I had managed two stellar weekends in a row- I was high as a kite. The wind eventually calmed down, and my kite plummeted to the ground.

The North Carolina Cyclocross series kicked off in Clemmons, NC, and my excitement was through the roof. I still had very low expectations, but was anxious to see what my legs were capable of after a big off-season. Being a 3 in an elite 1/2/3 field is kind of a buzzkill, but after a season of getting my skull kicked in, I knew where I stood. The only goals I had for race #1 and #2 were: DON’T GET LAPPED-and-DON’T BE LAST. I don’t ask for a lot.

Clemmons was hard as shit. The course was rad, but the bumpiest ground I’ve ever laid eyes on. I managed to destroy my heart rate immediately by way of an awesome start and a super steep climb after the first turn. The triple-log-barriers forced me off the bike and immediately led into a small, rideable, set of mini logs. I hopped over them, leaving a lot of grace and finesse on the ground behind me. It was still faster than running, and I was able to keep my momentum going.

My mama used to always say, “Don’t fix it if it ain’t broke”. I never listened to her then, and most certainly don’t make the best decisions in my adult life. In fact, I could be the worst decision maker on the planet, right behind Lance Armstrong and Monica Lewinsky. I’m still waiting on Oprah to call me for an interview.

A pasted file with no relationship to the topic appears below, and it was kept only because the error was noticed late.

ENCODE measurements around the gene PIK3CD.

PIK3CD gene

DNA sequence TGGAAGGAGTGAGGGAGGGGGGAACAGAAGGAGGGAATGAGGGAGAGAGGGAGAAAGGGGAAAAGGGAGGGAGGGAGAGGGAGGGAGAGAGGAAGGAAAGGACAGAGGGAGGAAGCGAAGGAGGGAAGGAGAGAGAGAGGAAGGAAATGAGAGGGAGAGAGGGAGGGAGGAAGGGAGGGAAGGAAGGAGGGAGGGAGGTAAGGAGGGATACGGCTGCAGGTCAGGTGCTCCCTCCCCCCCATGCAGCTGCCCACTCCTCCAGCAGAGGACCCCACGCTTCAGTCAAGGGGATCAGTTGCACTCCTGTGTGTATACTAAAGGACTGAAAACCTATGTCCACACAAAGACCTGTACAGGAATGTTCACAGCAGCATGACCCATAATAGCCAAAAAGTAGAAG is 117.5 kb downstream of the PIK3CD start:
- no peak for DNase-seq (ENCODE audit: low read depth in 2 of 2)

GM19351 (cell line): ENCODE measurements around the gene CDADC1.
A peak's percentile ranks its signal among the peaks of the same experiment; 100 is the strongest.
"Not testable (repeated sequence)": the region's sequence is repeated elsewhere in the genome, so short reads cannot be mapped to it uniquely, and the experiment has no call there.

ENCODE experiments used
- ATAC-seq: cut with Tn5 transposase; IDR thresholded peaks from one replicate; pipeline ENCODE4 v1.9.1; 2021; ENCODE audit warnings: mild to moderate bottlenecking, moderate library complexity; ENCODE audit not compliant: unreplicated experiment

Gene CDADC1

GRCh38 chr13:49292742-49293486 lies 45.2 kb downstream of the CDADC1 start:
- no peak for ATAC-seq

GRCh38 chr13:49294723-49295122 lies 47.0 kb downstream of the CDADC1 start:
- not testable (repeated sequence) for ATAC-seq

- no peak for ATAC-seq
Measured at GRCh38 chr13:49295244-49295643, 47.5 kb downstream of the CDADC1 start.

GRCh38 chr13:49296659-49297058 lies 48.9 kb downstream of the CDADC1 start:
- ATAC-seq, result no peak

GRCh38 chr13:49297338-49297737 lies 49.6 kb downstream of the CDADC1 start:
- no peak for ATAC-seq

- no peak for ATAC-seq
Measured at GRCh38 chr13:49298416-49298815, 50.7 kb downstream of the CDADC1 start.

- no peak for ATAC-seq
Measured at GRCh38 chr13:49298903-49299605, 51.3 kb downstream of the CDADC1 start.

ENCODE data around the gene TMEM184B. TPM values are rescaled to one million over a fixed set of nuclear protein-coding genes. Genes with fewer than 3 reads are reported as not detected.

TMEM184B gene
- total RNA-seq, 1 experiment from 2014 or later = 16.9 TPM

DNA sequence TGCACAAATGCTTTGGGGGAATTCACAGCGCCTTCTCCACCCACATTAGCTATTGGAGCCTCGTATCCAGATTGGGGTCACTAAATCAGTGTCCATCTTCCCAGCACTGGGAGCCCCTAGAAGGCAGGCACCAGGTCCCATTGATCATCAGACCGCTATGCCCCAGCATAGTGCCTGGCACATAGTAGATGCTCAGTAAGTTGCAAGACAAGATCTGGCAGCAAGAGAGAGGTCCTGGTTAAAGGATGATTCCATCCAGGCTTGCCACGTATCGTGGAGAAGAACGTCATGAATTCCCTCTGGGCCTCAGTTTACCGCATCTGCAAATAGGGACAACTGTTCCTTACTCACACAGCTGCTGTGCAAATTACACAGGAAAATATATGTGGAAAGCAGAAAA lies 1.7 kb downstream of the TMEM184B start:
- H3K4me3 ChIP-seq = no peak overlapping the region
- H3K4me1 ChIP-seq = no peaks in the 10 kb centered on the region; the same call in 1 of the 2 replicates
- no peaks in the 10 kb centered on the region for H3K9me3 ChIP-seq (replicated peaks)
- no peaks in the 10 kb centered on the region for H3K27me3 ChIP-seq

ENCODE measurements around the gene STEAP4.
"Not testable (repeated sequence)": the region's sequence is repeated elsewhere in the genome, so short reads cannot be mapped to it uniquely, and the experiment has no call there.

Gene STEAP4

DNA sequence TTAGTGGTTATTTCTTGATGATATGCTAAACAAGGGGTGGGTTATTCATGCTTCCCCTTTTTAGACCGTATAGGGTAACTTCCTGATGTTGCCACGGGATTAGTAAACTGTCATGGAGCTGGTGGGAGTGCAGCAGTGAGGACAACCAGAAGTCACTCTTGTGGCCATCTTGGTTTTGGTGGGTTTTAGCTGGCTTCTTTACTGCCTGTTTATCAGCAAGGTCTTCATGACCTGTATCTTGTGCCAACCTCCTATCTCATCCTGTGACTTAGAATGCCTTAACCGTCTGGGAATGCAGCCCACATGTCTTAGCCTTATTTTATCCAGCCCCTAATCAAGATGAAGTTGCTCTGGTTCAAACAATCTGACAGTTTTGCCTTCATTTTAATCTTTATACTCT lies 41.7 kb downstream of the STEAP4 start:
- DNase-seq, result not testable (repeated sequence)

3 laps and 28 minutes into my race, I was doing pretty well for myself, in spite of how shitty I felt. Coming off a recovery week is brutal, especially when you are trying to “race” with a bunch of strong cat 1s and 2s. I decided it would be a terrific idea to increase my speed going into the small set of logs, with the plan of clearing them, rather than literally riding over them. Just as I was clearing the first log, my back wheel bounced, throwing me out of my rhythm. I managed to recover, but not in time to set up for the second log, and I wasn’t able to clear my front wheel.

Translation: I ate immortal shit. **Todd Wells example** Only difference was, I did not get up.